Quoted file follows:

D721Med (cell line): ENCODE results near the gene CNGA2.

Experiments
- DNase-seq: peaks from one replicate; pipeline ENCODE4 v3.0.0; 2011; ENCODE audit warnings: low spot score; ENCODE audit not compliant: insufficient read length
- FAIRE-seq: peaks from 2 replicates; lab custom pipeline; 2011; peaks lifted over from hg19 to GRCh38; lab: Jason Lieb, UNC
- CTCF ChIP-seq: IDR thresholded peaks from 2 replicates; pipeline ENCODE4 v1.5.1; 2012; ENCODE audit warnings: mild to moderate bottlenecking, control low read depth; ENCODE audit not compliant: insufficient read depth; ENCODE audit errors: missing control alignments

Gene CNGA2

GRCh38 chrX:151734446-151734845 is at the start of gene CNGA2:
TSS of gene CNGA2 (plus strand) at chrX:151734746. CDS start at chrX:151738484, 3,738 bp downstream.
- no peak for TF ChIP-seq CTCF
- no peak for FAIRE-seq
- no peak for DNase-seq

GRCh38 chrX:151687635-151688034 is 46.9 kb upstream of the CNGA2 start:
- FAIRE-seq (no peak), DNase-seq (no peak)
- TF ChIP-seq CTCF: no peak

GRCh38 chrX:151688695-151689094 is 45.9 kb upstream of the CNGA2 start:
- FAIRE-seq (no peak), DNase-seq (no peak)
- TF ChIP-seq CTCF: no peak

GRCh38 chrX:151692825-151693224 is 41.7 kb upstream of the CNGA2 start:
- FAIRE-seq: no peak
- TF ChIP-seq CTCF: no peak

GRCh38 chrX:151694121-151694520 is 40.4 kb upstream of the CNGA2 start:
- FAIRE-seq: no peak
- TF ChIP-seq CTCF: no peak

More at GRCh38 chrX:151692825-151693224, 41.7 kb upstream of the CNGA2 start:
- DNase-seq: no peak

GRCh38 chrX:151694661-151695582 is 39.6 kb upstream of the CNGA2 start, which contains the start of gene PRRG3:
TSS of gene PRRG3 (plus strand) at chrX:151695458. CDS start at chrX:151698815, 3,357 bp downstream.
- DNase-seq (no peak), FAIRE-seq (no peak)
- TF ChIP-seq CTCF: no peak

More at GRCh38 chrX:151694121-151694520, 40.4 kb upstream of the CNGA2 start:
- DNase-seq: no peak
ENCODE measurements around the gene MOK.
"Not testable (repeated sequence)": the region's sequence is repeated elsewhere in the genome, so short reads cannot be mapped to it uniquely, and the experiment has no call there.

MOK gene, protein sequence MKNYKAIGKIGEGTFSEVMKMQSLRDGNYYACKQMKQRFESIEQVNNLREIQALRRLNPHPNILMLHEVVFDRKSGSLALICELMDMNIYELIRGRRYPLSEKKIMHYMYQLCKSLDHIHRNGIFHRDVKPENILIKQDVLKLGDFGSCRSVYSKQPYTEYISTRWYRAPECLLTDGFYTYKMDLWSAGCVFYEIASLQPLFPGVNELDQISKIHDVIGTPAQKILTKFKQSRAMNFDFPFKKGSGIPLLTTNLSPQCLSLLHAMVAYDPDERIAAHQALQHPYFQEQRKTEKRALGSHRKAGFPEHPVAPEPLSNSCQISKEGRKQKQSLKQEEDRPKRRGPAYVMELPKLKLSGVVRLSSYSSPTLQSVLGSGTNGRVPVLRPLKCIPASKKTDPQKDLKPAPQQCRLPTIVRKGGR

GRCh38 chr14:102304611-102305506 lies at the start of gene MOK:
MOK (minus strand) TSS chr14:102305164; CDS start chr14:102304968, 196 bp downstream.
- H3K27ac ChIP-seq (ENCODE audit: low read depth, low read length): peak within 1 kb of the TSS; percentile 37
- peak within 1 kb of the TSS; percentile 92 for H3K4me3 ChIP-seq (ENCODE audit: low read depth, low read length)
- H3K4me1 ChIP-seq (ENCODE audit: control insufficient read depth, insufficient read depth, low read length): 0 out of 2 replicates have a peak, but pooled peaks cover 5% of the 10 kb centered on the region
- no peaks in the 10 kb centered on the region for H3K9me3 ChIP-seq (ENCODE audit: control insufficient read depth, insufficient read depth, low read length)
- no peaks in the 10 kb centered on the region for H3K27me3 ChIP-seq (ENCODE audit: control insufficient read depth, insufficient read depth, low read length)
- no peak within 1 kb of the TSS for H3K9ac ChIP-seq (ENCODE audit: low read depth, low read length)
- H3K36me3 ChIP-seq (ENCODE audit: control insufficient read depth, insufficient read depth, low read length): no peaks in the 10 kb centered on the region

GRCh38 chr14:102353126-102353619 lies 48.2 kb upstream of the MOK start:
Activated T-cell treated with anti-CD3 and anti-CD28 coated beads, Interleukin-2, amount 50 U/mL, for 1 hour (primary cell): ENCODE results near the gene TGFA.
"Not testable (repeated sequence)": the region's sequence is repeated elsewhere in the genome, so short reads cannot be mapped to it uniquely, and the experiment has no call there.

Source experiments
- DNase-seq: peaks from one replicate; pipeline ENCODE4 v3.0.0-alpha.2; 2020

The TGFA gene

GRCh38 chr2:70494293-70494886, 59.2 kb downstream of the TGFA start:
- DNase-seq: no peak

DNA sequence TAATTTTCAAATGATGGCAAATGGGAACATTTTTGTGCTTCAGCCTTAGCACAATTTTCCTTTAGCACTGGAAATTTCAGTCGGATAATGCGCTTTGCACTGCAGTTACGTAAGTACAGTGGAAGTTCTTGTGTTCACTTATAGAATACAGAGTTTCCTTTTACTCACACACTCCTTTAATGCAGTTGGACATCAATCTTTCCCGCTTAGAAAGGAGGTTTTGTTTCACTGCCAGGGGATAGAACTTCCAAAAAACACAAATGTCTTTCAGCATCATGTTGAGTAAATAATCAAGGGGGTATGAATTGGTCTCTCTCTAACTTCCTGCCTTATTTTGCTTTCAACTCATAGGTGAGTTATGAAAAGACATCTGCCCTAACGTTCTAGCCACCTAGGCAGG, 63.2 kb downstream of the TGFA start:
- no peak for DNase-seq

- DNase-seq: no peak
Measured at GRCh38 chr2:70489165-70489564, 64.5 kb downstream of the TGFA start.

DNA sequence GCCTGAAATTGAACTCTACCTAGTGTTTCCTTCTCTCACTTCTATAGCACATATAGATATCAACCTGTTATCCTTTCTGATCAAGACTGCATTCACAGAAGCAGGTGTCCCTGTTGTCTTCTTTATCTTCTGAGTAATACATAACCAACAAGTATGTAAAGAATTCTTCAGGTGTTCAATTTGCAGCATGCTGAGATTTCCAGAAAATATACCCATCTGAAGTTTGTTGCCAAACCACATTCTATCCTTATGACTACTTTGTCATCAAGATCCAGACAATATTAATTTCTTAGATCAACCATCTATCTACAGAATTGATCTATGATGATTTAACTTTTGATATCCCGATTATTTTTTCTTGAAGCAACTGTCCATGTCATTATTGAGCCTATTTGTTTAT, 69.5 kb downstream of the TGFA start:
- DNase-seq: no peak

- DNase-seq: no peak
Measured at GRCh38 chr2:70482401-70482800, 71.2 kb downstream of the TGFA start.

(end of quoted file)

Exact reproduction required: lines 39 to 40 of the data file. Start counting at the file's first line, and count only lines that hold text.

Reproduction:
- H3K4me1 ChIP-seq (ENCODE audit: control insufficient read depth, insufficient read depth, low read length): 0 out of 2 replicates have a peak, but pooled peaks cover 5% of the 10 kb centered on the region
- no peaks in the 10 kb centered on the region for H3K9me3 ChIP-seq (ENCODE audit: control insufficient read depth, insufficient read depth, low read length)